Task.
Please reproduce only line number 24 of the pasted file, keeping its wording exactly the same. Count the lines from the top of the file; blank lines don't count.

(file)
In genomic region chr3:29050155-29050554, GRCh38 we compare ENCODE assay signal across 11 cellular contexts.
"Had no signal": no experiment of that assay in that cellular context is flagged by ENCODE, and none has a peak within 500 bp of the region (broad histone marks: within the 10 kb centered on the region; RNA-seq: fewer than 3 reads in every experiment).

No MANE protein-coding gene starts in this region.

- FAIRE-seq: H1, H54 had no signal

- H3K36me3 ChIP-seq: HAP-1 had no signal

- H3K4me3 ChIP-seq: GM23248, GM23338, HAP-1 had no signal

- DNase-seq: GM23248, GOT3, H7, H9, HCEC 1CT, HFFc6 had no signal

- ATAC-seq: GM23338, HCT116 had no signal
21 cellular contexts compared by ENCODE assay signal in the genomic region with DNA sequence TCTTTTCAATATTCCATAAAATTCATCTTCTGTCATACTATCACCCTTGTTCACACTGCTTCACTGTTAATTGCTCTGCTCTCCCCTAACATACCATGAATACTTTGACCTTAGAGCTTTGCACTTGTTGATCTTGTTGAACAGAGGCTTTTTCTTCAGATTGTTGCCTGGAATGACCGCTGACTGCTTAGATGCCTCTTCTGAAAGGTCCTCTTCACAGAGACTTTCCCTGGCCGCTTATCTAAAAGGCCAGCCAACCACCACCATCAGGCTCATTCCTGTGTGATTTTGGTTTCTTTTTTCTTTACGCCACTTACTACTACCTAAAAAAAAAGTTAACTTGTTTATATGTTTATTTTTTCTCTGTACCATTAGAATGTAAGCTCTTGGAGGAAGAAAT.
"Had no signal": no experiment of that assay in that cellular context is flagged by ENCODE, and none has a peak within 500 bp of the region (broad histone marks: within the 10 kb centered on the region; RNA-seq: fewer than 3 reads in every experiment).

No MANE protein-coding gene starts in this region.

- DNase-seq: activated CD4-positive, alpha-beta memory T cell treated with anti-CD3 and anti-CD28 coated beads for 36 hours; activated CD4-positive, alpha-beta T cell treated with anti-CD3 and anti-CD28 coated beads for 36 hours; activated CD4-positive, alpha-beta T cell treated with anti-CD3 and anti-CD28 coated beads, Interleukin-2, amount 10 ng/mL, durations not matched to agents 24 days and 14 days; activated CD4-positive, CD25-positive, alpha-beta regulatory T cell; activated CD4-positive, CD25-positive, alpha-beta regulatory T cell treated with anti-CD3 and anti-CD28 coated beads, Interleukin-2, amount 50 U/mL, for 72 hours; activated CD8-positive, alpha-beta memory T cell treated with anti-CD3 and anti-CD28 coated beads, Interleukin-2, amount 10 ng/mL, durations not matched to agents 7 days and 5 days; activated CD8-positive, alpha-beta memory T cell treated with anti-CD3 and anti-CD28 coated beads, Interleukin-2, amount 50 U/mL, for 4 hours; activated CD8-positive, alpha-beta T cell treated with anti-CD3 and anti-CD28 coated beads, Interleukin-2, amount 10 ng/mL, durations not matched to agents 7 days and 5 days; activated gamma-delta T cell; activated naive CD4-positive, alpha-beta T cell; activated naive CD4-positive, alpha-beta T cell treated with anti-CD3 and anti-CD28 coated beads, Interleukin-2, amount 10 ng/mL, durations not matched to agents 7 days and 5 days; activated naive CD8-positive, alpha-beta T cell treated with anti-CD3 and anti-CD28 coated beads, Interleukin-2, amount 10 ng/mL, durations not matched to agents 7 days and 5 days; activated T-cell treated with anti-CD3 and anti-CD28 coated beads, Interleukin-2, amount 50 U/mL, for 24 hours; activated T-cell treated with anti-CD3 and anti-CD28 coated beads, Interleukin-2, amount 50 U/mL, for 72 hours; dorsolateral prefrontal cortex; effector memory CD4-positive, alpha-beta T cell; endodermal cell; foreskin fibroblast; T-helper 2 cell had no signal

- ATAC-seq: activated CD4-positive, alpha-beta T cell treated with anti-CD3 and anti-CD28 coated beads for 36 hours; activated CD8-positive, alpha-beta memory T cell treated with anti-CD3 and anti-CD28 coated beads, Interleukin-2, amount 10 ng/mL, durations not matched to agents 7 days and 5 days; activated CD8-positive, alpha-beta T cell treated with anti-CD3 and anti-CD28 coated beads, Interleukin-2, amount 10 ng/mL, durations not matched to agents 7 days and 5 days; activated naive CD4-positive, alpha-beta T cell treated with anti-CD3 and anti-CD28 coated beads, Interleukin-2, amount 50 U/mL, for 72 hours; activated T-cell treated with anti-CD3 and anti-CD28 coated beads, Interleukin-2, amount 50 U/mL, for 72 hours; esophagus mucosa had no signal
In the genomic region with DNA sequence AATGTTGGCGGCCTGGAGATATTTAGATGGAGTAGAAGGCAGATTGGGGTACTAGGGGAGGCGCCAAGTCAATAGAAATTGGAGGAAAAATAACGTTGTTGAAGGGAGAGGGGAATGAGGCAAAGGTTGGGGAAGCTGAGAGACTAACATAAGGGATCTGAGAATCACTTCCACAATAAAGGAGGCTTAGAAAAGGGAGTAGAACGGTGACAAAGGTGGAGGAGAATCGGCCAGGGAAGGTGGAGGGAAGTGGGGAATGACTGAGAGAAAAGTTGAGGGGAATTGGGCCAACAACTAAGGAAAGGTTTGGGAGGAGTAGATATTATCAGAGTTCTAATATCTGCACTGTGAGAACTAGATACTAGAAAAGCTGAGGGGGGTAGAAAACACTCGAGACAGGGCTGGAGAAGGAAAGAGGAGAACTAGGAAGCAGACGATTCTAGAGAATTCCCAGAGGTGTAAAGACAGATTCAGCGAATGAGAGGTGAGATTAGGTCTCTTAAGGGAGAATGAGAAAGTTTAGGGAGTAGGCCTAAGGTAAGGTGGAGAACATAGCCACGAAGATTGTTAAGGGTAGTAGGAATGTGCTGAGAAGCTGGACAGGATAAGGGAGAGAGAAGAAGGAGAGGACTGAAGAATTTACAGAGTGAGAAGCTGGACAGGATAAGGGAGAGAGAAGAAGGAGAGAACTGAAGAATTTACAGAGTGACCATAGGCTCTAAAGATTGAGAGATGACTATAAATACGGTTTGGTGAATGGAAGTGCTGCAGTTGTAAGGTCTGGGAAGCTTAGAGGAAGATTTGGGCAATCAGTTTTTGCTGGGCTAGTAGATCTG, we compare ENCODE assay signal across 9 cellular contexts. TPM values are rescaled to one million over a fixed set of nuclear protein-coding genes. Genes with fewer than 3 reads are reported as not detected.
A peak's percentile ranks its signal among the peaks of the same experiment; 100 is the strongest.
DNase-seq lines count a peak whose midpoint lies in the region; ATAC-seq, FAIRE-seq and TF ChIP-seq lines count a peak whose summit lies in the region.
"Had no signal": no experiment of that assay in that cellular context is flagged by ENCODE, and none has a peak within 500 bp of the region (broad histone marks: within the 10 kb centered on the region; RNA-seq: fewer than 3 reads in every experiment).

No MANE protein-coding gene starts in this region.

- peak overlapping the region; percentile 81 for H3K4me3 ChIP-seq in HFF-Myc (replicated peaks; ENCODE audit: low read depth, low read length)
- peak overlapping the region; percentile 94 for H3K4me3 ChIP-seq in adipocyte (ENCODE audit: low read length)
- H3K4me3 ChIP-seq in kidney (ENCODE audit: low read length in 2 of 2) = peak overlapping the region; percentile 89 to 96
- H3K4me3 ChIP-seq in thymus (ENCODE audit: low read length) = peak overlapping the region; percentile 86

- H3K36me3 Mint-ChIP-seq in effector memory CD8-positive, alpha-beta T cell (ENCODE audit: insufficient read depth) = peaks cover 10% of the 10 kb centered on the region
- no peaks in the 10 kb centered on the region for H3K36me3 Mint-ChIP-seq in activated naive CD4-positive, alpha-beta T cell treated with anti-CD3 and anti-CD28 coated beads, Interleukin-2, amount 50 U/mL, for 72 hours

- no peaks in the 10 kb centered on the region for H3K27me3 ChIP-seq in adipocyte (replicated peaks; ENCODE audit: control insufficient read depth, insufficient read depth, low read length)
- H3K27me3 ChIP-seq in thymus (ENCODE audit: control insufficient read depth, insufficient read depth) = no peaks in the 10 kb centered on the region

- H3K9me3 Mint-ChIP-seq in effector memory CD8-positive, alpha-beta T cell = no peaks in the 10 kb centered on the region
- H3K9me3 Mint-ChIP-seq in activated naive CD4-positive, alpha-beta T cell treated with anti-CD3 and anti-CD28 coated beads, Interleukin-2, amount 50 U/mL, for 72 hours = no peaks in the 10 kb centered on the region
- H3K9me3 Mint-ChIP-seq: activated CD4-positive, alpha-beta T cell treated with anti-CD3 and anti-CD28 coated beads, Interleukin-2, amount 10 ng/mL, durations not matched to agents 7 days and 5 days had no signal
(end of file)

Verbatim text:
- no peaks in the 10 kb centered on the region for H3K36me3 Mint-ChIP-seq in activated naive CD4-positive, alpha-beta T cell treated with anti-CD3 and anti-CD28 coated beads, Interleukin-2, amount 50 U/mL, for 72 hours